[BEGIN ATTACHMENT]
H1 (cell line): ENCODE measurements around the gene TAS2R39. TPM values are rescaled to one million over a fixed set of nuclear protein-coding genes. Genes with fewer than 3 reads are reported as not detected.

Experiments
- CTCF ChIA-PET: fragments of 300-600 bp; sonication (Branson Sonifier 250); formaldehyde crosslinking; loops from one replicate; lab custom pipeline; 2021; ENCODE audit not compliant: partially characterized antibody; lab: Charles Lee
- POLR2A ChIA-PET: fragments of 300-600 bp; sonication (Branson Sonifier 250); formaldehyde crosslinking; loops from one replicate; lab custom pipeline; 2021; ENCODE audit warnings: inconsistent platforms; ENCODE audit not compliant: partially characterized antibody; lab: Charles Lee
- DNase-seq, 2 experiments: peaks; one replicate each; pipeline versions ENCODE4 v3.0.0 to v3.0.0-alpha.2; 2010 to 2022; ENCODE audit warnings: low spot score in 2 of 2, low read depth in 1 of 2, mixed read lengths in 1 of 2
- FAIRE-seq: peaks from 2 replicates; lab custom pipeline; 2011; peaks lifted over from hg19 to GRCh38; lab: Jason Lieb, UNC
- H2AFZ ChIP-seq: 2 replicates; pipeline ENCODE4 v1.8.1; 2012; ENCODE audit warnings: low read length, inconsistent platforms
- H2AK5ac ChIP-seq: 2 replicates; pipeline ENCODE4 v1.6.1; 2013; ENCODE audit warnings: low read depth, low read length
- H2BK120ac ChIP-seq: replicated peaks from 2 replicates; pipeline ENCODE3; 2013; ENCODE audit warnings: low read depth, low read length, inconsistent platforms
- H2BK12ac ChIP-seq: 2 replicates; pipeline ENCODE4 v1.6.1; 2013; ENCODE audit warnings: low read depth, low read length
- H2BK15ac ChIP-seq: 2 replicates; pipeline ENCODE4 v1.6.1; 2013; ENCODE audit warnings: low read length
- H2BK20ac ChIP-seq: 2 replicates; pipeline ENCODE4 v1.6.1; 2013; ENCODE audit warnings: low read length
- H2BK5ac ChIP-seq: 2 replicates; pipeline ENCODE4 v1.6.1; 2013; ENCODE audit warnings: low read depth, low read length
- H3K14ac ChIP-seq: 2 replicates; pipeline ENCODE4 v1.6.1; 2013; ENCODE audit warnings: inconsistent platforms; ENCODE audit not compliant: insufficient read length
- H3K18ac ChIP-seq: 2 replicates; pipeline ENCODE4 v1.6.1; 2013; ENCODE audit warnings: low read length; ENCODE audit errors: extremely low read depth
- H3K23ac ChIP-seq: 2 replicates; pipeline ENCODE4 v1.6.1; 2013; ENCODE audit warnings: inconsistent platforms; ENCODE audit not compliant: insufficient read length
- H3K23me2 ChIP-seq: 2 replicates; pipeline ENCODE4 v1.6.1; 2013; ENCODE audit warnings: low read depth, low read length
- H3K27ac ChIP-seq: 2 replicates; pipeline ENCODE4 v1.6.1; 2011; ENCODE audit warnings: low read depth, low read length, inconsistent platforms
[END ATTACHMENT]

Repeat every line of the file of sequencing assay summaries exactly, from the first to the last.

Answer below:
H1 (cell line): ENCODE measurements around the gene TAS2R39. TPM values are rescaled to one million over a fixed set of nuclear protein-coding genes. Genes with fewer than 3 reads are reported as not detected.

Experiments
- CTCF ChIA-PET: fragments of 300-600 bp; sonication (Branson Sonifier 250); formaldehyde crosslinking; loops from one replicate; lab custom pipeline; 2021; ENCODE audit not compliant: partially characterized antibody; lab: Charles Lee
- POLR2A ChIA-PET: fragments of 300-600 bp; sonication (Branson Sonifier 250); formaldehyde crosslinking; loops from one replicate; lab custom pipeline; 2021; ENCODE audit warnings: inconsistent platforms; ENCODE audit not compliant: partially characterized antibody; lab: Charles Lee
- DNase-seq, 2 experiments: peaks; one replicate each; pipeline versions ENCODE4 v3.0.0 to v3.0.0-alpha.2; 2010 to 2022; ENCODE audit warnings: low spot score in 2 of 2, low read depth in 1 of 2, mixed read lengths in 1 of 2
- FAIRE-seq: peaks from 2 replicates; lab custom pipeline; 2011; peaks lifted over from hg19 to GRCh38; lab: Jason Lieb, UNC
- H2AFZ ChIP-seq: 2 replicates; pipeline ENCODE4 v1.8.1; 2012; ENCODE audit warnings: low read length, inconsistent platforms
- H2AK5ac ChIP-seq: 2 replicates; pipeline ENCODE4 v1.6.1; 2013; ENCODE audit warnings: low read depth, low read length
- H2BK120ac ChIP-seq: replicated peaks from 2 replicates; pipeline ENCODE3; 2013; ENCODE audit warnings: low read depth, low read length, inconsistent platforms
- H2BK12ac ChIP-seq: 2 replicates; pipeline ENCODE4 v1.6.1; 2013; ENCODE audit warnings: low read depth, low read length
- H2BK15ac ChIP-seq: 2 replicates; pipeline ENCODE4 v1.6.1; 2013; ENCODE audit warnings: low read length
- H2BK20ac ChIP-seq: 2 replicates; pipeline ENCODE4 v1.6.1; 2013; ENCODE audit warnings: low read length
- H2BK5ac ChIP-seq: 2 replicates; pipeline ENCODE4 v1.6.1; 2013; ENCODE audit warnings: low read depth, low read length
- H3K14ac ChIP-seq: 2 replicates; pipeline ENCODE4 v1.6.1; 2013; ENCODE audit warnings: inconsistent platforms; ENCODE audit not compliant: insufficient read length
- H3K18ac ChIP-seq: 2 replicates; pipeline ENCODE4 v1.6.1; 2013; ENCODE audit warnings: low read length; ENCODE audit errors: extremely low read depth
- H3K23ac ChIP-seq: 2 replicates; pipeline ENCODE4 v1.6.1; 2013; ENCODE audit warnings: inconsistent platforms; ENCODE audit not compliant: insufficient read length
- H3K23me2 ChIP-seq: 2 replicates; pipeline ENCODE4 v1.6.1; 2013; ENCODE audit warnings: low read depth, low read length
- H3K27ac ChIP-seq: 2 replicates; pipeline ENCODE4 v1.6.1; 2011; ENCODE audit warnings: low read depth, low read length, inconsistent platforms